Attorneys must have a firm understanding of the full scope of the attorney-client privilege in order to protect themselves and their clients from improperly disclosing confidential client information in violation of Rule 1.6. However, the attorney-client privilege is often confused with an attorney’s ethical duty of confidentiality – but you must realize that these are two very different legal and ethical principles. The ethical duty of confidentiality provides broader protection than the attorney-client privilege and applies to all information relating to the representation of the client, even the identity of the client in some cases. Unfortunately, many attorneys and even some judges still get tripped up by these two principles.
The attorney-client privilege is an evidentiary rule that protects certain communications between the attorney and client from a third party’s efforts to discover the content of the communications.
It is extremely important that you know the scope and coverage of both principles because an unintended waiver of confidentiality or privilege can be the difference between winning and losing your case – and could even result in a serious ethics violation. To learn more, join trial attorney Paul Marks as he discusses how to recognize and avoid unintended waivers of confidentiality and privilege. The main topics covered in this legal ethics CLE course include ethically naming your client, malpractice lawsuits & client confidences, the attorney-client privilege & third party disclosure and the attorney-client privilege in international discovery. To access the course please click here: Privileged and Confidential: Legal Ethics and The Attorney-Client Relationship.
The following topics are also addressed in this legal ethics CLE course:
- Listing clients & businesses that you’ve represented on your website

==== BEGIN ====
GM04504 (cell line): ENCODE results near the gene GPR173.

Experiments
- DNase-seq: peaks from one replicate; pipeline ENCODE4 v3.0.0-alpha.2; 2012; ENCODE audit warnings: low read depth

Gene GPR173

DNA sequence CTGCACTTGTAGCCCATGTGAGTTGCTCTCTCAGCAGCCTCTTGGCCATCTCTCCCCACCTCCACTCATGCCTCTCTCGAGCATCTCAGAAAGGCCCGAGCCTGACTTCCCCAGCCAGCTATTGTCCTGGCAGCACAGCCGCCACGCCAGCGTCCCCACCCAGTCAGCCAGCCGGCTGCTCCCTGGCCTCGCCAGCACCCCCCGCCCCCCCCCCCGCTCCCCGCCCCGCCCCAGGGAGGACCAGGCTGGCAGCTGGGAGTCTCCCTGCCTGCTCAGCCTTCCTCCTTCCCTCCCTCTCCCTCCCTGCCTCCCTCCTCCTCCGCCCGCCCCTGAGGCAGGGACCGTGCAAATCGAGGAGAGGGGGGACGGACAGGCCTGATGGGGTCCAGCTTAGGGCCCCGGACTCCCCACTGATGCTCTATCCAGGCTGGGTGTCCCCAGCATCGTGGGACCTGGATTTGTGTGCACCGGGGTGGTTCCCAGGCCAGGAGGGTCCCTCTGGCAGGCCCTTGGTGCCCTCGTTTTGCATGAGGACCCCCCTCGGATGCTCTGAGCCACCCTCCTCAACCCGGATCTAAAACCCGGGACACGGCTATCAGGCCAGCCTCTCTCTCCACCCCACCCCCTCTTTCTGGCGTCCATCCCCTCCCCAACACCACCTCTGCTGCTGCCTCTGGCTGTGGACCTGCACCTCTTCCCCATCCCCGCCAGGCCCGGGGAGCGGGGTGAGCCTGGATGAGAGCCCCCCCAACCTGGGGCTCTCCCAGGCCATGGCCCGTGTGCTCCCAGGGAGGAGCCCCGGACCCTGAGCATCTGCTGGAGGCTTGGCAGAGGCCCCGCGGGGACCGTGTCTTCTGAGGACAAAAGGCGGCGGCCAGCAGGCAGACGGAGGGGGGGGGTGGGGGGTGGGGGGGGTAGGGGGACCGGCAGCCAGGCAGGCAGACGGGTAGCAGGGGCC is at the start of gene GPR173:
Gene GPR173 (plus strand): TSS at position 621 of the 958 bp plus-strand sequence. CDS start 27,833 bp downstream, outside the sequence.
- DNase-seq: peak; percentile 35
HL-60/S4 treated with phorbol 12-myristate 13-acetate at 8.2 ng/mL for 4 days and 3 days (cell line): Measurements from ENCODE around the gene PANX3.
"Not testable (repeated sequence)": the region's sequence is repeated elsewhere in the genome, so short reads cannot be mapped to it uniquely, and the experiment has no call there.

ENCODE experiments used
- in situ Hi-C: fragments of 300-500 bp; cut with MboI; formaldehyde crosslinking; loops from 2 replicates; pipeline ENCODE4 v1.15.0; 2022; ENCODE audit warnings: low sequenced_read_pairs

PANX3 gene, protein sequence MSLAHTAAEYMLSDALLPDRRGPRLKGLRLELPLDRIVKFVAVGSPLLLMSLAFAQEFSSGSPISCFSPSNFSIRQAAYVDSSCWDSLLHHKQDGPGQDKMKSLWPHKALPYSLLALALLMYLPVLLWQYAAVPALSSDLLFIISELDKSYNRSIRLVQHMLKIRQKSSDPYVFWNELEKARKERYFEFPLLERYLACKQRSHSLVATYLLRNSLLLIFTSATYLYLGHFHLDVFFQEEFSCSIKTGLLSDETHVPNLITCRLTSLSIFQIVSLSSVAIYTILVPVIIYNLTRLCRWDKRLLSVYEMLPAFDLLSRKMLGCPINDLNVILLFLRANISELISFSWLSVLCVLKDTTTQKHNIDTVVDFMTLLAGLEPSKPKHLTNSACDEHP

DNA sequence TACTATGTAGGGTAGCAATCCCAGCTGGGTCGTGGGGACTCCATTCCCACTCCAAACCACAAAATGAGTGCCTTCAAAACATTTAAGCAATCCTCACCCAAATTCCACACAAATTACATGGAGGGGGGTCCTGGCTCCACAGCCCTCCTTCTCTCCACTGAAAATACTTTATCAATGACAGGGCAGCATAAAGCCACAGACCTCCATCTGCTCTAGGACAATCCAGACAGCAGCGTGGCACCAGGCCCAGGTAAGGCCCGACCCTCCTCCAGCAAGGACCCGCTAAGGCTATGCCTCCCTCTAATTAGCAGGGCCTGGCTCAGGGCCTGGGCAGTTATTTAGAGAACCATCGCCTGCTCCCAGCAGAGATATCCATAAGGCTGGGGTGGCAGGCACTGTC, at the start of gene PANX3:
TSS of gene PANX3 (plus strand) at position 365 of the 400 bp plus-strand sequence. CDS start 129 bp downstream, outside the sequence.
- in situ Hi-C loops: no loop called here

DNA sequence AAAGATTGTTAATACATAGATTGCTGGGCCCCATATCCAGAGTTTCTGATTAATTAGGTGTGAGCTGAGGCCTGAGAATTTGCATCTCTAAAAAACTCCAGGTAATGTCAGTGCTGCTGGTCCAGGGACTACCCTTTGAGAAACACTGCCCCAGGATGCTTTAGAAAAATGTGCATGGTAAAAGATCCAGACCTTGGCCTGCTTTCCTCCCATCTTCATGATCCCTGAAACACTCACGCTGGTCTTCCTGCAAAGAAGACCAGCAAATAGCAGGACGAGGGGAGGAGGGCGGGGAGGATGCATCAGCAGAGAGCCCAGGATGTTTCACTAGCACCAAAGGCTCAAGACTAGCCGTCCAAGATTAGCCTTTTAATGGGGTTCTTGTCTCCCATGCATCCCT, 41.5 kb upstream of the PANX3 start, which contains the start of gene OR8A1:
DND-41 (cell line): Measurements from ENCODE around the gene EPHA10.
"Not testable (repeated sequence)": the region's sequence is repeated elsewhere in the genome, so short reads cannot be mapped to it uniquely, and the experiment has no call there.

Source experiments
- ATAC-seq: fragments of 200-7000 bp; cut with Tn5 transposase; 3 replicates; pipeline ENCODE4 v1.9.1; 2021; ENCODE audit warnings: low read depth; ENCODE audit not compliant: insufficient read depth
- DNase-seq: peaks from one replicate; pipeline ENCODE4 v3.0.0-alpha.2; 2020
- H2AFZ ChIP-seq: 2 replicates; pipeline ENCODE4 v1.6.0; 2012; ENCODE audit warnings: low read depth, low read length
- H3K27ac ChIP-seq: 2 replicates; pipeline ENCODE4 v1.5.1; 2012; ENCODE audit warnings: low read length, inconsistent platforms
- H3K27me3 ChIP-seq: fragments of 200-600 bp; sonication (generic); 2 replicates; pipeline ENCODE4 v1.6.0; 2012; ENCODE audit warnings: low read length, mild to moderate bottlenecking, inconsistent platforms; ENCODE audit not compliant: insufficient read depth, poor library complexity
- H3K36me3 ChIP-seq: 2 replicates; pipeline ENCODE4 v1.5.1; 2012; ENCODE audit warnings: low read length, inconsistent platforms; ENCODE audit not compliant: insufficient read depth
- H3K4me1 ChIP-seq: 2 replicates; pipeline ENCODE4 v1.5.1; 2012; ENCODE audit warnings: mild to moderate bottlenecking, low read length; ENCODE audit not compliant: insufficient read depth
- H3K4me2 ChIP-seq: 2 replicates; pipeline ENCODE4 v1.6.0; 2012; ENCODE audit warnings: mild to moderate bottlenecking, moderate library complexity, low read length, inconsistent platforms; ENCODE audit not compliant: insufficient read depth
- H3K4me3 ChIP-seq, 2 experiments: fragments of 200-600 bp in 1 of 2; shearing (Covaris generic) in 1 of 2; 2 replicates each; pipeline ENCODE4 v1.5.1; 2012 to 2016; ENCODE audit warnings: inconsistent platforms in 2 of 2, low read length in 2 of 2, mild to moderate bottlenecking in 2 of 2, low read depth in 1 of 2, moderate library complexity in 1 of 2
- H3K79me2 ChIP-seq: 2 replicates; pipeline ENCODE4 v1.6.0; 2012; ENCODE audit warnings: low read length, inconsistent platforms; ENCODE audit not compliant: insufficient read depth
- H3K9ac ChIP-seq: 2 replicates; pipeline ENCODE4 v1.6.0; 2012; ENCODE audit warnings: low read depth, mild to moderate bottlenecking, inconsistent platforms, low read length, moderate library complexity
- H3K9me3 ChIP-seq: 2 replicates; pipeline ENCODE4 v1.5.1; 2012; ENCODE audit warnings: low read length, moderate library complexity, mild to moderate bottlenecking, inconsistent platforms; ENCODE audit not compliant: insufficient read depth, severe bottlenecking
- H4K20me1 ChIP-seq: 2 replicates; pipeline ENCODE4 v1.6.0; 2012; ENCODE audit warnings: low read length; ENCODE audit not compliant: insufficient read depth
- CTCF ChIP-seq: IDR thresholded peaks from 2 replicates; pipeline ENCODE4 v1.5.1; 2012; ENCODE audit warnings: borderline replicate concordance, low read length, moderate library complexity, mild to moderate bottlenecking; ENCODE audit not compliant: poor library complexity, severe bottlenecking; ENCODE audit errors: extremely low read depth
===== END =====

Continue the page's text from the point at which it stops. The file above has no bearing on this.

- Press releases & confidentiality clauses
- Revealing information about clients to third parties
- Writing books about former clients
- Designating an in-house ethics counsel inside your firm
- Billing, interpreters & experts
- Furthering the interests of the client
- The “reasonably related to the representation” standard
- The Martha Stewart case
- The attorney-client privilege & international litigation
- The attorney-client privilege in civil law countries
Paul S. Marks has practiced civil and commercial litigation in California for over twenty years. Mr. Marks has served as first chair trial counsel in over thirty cases that have reached verdict, about half of them being jury trials. He recently served as a Delegate to the policy-making arm of the American Bar Association, the ABA’s House of Delegates. In July 2011, Mr. Marks was appointed to a three-year term as a Commissioner on the California Commission on Access to Justice, a State agency comprised of trial court and appellate judges and practicing lawyers and he also serves as an adviser on the Executive Committee of the Solo and Small Firm Section of the California Bar. Previously, Mr. Marks served on the Executive Committee of the State Bar’s Litigation Section, the Committee on the Administration of Justice, and the Litigation Section’s Committee on Civil Jury Instructions. In addition to being a member of the Board of Editors of Los Angeles Lawyer Magazine, Mr. Marks was honored as “Advocate of the Year” in 2008 by Public Counsel, the nation’s largest pro bono law firm.
This CLE course is currently offered in the following states:
- Alaska (AK)
- Arizona (AZ)
- California (CA)
- Connecticut (CT)
- District of Columbia (DC)
- Illinois (IL)
- Maryland (MD)
- Massachusetts (MA)
- Michigan (MI)
- New Jersey (NJ)
- New York (NY)
- North Dakota (ND)
- Pennsylvania (PA)
- South Dakota (SD)
Attorney Credits offers continuing legal education (CLE) for attorneys in Illinois and around the country. For more information about CLE in Illinois please click the following link: IL CLE.